Eric goes up to see Kurt. Kurt says he just found out that Sylvia is a member of the underground. Eric says if Kurt tells Heller this information, they will probably sent her to a concentration camp where she will die. Eric says he just can’t rat on Sylvia and get her killed. Kurt says he supposes that he is now a traitor to Germany. Eric tells him that this just shows that Eric is a normal human being like the rest of the world. He then warns Eric that if the underground ever thought that Kurt knows about Sylvia being a member of the underground, they would kill Kurt.
Eric goes outside, while Kurt gets a call from the police. It’s Col. Heller who wants to speak with him. He wants a report on Sylvia but Kurt says he has nothing new to report. Heller then says they have reason to believe that the underground is going to do another broadcast tonight. Evidently, Heller and the Gestapo are going to try to catch the illegal radio people red-handed.
Kurt now rushes over to tell Sylvia about the Gestapo’s plans. In a cab, Kurt sees Sylvia get into a car. Kurt has the taxi driver follow the car. The car heads to the docks. Kurt informs Heller of the developments. He then jumps into Sylvia’s car and takes off.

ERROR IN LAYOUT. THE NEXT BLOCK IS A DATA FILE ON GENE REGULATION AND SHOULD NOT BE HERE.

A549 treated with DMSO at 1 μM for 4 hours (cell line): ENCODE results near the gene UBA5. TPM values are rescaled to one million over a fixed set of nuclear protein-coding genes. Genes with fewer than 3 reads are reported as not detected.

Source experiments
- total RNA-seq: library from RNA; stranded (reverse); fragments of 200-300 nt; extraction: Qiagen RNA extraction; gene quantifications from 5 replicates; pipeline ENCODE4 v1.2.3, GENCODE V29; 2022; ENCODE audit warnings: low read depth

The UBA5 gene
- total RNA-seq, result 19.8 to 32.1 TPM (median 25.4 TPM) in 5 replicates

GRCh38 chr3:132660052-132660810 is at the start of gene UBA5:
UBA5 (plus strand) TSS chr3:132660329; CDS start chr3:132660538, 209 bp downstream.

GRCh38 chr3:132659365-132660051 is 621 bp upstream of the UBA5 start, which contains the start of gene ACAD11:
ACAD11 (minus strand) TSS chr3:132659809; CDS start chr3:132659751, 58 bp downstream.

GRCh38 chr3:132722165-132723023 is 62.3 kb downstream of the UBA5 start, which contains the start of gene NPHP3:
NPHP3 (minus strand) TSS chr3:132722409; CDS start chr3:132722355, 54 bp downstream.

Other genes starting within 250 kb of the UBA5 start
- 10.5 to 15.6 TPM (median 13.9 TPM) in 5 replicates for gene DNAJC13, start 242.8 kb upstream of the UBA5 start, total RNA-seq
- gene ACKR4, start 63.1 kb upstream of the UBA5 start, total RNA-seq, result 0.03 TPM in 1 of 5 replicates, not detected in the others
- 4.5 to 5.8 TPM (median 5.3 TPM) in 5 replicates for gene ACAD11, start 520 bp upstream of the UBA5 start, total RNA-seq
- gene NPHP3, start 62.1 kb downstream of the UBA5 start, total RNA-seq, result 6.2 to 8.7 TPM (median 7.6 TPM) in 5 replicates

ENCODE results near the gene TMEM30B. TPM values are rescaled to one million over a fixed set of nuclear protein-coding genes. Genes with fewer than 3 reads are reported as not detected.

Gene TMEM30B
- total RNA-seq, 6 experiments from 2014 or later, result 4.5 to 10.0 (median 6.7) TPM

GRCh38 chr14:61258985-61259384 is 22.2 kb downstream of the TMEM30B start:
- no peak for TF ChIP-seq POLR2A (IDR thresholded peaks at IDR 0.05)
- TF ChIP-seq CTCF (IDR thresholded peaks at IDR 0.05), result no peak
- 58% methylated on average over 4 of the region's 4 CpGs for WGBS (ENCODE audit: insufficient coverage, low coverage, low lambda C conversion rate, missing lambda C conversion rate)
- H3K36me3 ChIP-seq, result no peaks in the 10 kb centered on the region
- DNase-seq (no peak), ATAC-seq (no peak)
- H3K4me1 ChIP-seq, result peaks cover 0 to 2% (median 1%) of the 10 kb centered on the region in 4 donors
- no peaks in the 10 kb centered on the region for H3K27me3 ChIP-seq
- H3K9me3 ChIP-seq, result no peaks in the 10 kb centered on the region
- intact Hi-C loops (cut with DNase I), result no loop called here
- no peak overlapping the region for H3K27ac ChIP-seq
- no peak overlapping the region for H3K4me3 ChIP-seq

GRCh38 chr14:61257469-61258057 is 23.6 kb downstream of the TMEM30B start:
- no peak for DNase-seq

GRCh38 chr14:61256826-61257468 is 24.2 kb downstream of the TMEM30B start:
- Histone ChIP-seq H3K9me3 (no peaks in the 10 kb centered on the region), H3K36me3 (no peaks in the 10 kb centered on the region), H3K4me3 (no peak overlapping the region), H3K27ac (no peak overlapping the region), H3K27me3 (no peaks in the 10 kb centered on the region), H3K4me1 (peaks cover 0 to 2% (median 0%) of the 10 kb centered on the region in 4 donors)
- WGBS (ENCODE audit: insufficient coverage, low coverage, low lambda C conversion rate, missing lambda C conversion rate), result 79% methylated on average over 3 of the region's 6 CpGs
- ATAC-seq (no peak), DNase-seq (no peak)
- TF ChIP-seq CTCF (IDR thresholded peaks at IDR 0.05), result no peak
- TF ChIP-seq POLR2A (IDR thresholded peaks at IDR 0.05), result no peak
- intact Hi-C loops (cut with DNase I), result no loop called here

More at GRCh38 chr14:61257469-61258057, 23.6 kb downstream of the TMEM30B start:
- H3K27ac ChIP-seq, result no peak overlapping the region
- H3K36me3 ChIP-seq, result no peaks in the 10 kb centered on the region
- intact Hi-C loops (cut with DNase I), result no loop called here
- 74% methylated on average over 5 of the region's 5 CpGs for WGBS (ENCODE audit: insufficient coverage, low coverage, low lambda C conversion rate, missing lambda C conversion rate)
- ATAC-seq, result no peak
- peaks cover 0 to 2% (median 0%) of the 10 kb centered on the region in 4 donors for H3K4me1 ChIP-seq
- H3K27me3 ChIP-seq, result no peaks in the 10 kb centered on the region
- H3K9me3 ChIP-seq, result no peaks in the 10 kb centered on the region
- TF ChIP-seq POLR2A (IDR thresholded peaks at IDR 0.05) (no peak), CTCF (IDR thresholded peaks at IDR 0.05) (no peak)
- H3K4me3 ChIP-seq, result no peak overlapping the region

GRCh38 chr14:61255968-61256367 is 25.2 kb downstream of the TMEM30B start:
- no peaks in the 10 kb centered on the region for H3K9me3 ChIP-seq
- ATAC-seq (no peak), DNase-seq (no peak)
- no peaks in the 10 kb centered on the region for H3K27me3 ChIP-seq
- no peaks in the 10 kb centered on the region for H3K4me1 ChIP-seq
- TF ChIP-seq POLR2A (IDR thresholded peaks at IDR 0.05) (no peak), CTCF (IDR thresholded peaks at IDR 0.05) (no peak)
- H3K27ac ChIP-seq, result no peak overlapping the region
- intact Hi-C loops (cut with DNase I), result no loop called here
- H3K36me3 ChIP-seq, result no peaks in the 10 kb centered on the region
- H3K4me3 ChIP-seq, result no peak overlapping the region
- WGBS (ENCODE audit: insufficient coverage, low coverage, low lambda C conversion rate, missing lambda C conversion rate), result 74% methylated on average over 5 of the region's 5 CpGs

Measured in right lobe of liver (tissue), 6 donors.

Sylvia demands that he take her right back to the dock. Kurt tells her he informed Heller of the where abouts of the illegal radio broadcasters. Sylvia is stunned and tells Kurt that Eric is with the broadcasters. Now Kurt is stunned. Kurt says she is lying. She turns on the radio and tells Kurt to listen to the broadcast. They hear the Gestapo arrive and then hear gun shots. Kurt is so upset that he accidentally crashes the car. Sylvia cries over what will happen to the arrested resisters.
Kurt rushes into Gestapo headquarters. He learns from Fräulein Gessner that both his father and his brother are being interrogated now. She lets Kurt into Heller’s office where he sees their maid. She says she is here as a witness – a witness against his father. Kurt asks her why? She says because in the argument Kurt had with Herr Muller, his father took Herr Muller’s side which means he is a traitor. Kurt objects that the incident was just a harmless argument.
Fräulein Gessner learns that Kurt didn’t know about Eric being with the illegal radio broadcasters. So now she trusts him. And now she is going to show him something that will blow his mind. She goes to a room next to a torture room and opens a small, hidden window. There Kurt sees his father being tortured by Heller. Dad says he’s not a member of the underground and doesn’t know the names of the members and leaders. Heller doesn’t believe him. So he has the guard whip father some more.